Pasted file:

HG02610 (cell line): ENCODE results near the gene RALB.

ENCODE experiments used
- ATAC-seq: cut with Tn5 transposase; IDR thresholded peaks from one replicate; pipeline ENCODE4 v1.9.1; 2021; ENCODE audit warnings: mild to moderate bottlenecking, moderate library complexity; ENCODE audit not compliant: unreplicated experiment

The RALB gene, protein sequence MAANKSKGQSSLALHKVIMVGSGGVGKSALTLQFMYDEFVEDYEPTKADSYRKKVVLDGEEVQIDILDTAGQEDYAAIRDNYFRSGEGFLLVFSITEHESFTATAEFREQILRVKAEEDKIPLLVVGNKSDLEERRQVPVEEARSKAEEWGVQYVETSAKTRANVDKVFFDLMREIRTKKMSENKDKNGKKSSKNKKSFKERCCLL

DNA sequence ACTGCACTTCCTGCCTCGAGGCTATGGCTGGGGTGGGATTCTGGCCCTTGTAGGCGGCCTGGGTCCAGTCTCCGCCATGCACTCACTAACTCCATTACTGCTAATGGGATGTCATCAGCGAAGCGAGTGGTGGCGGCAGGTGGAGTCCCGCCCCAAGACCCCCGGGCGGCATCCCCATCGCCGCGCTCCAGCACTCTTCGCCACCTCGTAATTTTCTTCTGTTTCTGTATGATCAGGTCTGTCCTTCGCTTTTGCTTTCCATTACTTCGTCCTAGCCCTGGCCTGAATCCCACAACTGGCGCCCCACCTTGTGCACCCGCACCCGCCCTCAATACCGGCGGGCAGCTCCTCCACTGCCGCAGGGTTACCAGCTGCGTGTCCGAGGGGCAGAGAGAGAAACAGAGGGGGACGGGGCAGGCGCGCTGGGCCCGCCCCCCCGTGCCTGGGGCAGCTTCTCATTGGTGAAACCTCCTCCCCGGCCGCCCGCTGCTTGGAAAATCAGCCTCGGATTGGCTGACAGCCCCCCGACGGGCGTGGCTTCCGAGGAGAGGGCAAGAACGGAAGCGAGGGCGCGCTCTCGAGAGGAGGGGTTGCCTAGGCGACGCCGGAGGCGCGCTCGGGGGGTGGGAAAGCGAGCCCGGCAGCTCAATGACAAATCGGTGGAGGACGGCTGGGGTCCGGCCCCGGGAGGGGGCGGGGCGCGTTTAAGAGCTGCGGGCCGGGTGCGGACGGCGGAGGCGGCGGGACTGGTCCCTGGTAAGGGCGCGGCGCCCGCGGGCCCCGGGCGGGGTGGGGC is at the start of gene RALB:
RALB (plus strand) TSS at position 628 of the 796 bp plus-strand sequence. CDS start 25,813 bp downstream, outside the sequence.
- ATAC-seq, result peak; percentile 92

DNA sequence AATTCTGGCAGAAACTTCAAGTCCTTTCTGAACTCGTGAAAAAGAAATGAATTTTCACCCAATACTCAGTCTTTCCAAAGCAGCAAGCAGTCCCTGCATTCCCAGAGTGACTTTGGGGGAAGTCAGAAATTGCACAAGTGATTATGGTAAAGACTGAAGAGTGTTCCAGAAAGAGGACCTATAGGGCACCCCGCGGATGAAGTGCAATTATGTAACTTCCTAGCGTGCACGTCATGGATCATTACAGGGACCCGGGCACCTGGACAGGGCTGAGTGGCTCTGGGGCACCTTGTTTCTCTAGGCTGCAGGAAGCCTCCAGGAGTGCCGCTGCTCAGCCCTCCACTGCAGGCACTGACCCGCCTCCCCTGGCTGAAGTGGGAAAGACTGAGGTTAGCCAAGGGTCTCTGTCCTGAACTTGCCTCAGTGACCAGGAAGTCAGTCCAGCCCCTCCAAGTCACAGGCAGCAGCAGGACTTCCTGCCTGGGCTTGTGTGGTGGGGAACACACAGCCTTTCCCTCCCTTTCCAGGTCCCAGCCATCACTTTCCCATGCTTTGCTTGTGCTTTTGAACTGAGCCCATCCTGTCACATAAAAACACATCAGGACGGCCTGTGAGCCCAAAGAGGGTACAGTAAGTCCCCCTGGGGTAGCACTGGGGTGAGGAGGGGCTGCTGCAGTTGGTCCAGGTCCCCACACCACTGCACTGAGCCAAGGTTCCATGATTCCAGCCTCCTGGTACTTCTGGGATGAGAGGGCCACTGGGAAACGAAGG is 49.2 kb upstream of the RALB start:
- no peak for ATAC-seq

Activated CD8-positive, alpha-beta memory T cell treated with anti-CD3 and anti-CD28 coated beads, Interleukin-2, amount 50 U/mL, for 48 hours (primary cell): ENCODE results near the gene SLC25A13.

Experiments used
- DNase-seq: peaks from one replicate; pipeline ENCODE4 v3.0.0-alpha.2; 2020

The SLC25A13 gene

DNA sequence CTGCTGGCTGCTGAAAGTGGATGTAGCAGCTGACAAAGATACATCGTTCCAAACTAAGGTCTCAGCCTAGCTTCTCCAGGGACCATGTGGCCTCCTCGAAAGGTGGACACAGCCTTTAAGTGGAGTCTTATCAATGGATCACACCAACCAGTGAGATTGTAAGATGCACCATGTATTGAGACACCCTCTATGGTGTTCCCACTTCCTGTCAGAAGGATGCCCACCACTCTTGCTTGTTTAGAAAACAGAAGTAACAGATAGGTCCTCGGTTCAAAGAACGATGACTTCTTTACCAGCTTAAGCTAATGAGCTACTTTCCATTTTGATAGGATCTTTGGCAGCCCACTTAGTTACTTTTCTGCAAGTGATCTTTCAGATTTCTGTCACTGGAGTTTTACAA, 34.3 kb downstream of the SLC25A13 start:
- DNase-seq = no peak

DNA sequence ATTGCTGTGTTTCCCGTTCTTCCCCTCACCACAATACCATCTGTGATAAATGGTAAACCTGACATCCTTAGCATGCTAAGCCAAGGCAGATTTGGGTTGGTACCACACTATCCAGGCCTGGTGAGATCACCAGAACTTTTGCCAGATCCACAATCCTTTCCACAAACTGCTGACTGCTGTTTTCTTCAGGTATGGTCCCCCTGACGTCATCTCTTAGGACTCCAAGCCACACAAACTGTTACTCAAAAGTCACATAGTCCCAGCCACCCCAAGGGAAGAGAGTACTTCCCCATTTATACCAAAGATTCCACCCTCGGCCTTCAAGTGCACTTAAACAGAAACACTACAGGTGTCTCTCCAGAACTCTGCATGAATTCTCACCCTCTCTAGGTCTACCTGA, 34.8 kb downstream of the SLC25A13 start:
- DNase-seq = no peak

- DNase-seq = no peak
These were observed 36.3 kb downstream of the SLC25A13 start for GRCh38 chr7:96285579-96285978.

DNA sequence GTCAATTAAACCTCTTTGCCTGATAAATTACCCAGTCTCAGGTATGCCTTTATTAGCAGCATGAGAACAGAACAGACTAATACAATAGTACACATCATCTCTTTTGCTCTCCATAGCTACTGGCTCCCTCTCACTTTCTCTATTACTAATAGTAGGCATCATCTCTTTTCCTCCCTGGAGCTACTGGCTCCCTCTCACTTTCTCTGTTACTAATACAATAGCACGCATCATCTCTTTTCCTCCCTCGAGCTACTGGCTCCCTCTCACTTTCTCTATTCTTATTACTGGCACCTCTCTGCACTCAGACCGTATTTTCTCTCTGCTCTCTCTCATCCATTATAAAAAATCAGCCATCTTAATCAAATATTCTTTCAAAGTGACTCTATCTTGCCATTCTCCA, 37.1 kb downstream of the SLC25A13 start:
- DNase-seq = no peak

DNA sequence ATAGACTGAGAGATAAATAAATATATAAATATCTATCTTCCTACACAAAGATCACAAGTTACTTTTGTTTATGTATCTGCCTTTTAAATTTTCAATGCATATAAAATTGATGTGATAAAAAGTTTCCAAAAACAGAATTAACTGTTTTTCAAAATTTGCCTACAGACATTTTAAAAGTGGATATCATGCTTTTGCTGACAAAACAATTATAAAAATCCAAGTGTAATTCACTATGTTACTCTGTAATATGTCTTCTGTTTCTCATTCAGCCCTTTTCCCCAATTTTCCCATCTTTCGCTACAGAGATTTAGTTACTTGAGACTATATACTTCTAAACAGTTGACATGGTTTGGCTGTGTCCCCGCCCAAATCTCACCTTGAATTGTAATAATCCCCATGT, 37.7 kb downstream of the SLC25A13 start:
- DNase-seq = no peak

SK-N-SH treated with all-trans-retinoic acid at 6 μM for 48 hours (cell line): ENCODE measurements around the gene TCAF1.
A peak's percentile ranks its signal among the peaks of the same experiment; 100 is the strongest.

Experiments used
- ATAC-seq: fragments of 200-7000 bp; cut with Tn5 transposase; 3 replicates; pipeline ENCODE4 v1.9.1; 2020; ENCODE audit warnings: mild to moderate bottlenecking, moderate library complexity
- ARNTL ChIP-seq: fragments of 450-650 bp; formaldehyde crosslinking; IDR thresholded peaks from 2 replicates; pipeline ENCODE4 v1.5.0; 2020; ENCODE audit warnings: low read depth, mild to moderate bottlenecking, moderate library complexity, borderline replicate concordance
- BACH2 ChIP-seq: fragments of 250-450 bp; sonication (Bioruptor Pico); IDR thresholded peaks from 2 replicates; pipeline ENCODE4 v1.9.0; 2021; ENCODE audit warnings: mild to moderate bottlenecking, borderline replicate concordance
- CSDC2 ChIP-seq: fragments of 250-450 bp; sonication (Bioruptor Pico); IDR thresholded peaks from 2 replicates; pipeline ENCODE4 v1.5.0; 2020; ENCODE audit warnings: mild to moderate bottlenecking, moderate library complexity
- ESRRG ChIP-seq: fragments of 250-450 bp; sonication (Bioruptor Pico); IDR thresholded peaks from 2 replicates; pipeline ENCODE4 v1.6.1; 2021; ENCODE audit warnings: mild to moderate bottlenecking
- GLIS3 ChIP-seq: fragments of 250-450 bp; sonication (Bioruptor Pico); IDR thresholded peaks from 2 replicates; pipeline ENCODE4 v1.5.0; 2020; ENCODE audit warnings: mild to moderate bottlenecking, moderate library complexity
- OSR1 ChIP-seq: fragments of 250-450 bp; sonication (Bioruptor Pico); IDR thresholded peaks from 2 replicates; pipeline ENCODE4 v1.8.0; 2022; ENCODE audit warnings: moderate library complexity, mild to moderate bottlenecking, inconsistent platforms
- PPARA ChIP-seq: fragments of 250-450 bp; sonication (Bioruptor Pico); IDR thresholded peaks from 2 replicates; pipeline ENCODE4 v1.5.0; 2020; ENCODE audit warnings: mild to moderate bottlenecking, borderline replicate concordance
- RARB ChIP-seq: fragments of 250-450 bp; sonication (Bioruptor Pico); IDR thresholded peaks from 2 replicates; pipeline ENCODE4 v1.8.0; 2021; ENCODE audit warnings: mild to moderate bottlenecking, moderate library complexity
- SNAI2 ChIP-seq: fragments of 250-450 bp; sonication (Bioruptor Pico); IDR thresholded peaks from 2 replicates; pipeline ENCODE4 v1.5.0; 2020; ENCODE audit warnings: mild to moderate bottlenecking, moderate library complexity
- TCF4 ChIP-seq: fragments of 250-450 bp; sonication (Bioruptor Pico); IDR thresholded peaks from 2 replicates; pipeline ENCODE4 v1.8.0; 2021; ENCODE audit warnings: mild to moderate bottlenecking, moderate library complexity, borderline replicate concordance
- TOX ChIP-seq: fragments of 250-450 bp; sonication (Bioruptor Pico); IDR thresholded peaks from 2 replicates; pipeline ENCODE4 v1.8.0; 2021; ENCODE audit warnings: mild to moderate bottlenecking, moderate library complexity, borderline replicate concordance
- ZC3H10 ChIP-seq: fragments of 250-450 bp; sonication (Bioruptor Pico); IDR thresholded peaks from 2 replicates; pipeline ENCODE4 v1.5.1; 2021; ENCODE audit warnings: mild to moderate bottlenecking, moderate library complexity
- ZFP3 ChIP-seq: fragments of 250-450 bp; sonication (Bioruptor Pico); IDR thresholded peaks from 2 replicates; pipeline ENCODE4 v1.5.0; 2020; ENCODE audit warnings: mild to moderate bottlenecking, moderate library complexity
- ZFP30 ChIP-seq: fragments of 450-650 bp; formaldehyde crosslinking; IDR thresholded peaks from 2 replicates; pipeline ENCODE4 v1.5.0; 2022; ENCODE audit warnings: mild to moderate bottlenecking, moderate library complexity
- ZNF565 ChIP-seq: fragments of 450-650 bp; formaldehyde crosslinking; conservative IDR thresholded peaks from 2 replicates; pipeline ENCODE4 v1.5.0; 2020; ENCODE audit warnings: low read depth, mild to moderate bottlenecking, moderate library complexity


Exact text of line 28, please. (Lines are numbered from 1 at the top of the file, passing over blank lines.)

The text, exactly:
- ARNTL ChIP-seq: fragments of 450-650 bp; formaldehyde crosslinking; IDR thresholded peaks from 2 replicates; pipeline ENCODE4 v1.5.0; 2020; ENCODE audit warnings: low read depth, mild to moderate bottlenecking, moderate library complexity, borderline replicate concordance